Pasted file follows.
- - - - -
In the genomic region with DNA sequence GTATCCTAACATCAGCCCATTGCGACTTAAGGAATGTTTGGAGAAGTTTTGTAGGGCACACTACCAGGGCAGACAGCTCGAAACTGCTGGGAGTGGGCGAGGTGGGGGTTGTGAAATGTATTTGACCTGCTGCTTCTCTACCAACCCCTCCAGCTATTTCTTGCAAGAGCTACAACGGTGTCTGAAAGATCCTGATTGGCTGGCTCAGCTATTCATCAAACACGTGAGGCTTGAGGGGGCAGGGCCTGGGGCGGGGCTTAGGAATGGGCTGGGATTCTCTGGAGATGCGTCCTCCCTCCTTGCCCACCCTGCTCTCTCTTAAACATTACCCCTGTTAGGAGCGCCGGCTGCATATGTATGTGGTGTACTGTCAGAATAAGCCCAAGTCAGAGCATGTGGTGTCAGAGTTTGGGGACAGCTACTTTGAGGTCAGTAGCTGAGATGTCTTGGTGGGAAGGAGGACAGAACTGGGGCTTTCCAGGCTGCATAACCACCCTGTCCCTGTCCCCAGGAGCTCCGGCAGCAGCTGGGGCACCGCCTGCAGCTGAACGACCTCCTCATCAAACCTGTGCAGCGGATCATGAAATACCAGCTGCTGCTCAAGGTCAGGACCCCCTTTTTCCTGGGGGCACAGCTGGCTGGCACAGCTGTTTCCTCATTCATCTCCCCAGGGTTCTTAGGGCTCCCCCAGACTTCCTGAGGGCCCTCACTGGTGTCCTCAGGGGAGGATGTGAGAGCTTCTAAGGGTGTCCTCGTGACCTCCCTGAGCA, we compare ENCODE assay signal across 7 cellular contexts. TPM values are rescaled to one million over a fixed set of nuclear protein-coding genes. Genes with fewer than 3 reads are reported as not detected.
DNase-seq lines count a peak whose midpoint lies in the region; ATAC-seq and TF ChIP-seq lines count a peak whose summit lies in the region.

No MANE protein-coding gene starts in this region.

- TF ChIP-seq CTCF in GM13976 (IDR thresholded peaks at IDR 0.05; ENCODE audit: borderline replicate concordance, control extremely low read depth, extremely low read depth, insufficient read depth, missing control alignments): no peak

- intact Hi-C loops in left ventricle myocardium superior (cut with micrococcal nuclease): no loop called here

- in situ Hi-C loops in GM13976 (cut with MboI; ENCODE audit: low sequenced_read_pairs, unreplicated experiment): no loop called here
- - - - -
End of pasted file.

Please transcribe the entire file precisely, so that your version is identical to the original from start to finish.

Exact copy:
In the genomic region with DNA sequence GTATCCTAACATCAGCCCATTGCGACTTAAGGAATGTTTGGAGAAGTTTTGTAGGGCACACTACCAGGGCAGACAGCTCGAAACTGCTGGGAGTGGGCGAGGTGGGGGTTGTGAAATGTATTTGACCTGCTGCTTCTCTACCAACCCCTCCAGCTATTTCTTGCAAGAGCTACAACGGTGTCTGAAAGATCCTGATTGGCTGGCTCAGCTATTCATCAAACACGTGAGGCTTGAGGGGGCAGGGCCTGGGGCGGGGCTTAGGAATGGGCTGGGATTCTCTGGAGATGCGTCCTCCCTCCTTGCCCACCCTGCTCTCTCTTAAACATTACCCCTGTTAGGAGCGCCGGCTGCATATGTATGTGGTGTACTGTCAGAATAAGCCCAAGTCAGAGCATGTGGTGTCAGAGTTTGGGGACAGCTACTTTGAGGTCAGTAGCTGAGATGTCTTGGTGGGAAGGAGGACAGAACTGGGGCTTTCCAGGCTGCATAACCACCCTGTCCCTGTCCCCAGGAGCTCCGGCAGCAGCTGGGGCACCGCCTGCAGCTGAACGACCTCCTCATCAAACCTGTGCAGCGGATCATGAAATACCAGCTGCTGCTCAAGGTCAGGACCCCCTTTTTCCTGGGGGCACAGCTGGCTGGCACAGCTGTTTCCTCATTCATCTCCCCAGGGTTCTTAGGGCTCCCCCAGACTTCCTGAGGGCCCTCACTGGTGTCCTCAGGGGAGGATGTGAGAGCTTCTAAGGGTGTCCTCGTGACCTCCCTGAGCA, we compare ENCODE assay signal across 7 cellular contexts. TPM values are rescaled to one million over a fixed set of nuclear protein-coding genes. Genes with fewer than 3 reads are reported as not detected.
DNase-seq lines count a peak whose midpoint lies in the region; ATAC-seq and TF ChIP-seq lines count a peak whose summit lies in the region.

No MANE protein-coding gene starts in this region.

- TF ChIP-seq CTCF in GM13976 (IDR thresholded peaks at IDR 0.05; ENCODE audit: borderline replicate concordance, control extremely low read depth, extremely low read depth, insufficient read depth, missing control alignments): no peak

- intact Hi-C loops in left ventricle myocardium superior (cut with micrococcal nuclease): no loop called here

- in situ Hi-C loops in GM13976 (cut with MboI; ENCODE audit: low sequenced_read_pairs, unreplicated experiment): no loop called here